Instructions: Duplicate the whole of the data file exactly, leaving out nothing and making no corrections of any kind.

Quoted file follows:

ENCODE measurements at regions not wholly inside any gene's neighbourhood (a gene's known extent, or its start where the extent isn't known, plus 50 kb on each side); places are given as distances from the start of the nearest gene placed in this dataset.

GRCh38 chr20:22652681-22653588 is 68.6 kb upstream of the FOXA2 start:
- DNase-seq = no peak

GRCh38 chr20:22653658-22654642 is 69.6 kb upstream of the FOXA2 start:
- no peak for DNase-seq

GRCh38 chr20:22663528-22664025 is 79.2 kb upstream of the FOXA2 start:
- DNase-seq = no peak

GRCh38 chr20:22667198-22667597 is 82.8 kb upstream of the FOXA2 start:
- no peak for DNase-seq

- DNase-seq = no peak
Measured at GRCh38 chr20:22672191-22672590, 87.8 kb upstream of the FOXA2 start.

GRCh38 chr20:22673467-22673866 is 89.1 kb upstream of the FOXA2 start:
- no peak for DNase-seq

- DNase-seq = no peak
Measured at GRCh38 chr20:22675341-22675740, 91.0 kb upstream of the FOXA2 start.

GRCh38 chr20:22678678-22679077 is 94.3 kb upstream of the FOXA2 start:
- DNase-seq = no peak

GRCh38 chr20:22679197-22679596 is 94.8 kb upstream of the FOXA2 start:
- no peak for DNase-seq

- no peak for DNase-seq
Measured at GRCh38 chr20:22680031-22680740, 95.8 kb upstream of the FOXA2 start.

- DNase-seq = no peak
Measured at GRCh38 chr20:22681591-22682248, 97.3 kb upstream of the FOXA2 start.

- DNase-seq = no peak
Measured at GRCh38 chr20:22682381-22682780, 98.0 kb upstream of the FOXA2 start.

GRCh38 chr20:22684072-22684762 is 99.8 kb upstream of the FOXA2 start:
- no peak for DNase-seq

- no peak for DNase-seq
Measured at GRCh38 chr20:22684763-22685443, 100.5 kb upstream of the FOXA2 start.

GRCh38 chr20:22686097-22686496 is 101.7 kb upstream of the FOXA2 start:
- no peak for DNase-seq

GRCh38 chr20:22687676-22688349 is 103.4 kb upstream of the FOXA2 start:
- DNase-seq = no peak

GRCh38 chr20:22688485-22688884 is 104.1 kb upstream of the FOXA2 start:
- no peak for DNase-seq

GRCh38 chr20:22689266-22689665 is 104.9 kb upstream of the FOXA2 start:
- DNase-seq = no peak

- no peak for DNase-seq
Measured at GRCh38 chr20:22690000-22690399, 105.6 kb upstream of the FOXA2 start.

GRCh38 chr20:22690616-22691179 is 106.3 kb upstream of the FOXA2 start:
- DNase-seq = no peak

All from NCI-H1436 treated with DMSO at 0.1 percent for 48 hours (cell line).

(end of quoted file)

ENCODE measurements at regions not wholly inside any gene's neighbourhood (a gene's known extent, or its start where the extent isn't known, plus 50 kb on each side); places are given as distances from the start of the nearest gene placed in this dataset.

GRCh38 chr20:22652681-22653588 is 68.6 kb upstream of the FOXA2 start:
- DNase-seq = no peak

GRCh38 chr20:22653658-22654642 is 69.6 kb upstream of the FOXA2 start:
- no peak for DNase-seq

GRCh38 chr20:22663528-22664025 is 79.2 kb upstream of the FOXA2 start:
- DNase-seq = no peak

GRCh38 chr20:22667198-22667597 is 82.8 kb upstream of the FOXA2 start:
- no peak for DNase-seq

- DNase-seq = no peak
Measured at GRCh38 chr20:22672191-22672590, 87.8 kb upstream of the FOXA2 start.

GRCh38 chr20:22673467-22673866 is 89.1 kb upstream of the FOXA2 start:
- no peak for DNase-seq

- DNase-seq = no peak
Measured at GRCh38 chr20:22675341-22675740, 91.0 kb upstream of the FOXA2 start.

GRCh38 chr20:22678678-22679077 is 94.3 kb upstream of the FOXA2 start:
- DNase-seq = no peak

GRCh38 chr20:22679197-22679596 is 94.8 kb upstream of the FOXA2 start:
- no peak for DNase-seq

- no peak for DNase-seq
Measured at GRCh38 chr20:22680031-22680740, 95.8 kb upstream of the FOXA2 start.

- DNase-seq = no peak
Measured at GRCh38 chr20:22681591-22682248, 97.3 kb upstream of the FOXA2 start.

- DNase-seq = no peak
Measured at GRCh38 chr20:22682381-22682780, 98.0 kb upstream of the FOXA2 start.

GRCh38 chr20:22684072-22684762 is 99.8 kb upstream of the FOXA2 start:
- no peak for DNase-seq

- no peak for DNase-seq
Measured at GRCh38 chr20:22684763-22685443, 100.5 kb upstream of the FOXA2 start.

GRCh38 chr20:22686097-22686496 is 101.7 kb upstream of the FOXA2 start:
- no peak for DNase-seq

GRCh38 chr20:22687676-22688349 is 103.4 kb upstream of the FOXA2 start:
- DNase-seq = no peak

GRCh38 chr20:22688485-22688884 is 104.1 kb upstream of the FOXA2 start:
- no peak for DNase-seq

GRCh38 chr20:22689266-22689665 is 104.9 kb upstream of the FOXA2 start:
- DNase-seq = no peak

- no peak for DNase-seq
Measured at GRCh38 chr20:22690000-22690399, 105.6 kb upstream of the FOXA2 start.

GRCh38 chr20:22690616-22691179 is 106.3 kb upstream of the FOXA2 start:
- DNase-seq = no peak

All from NCI-H1436 treated with DMSO at 0.1 percent for 48 hours (cell line).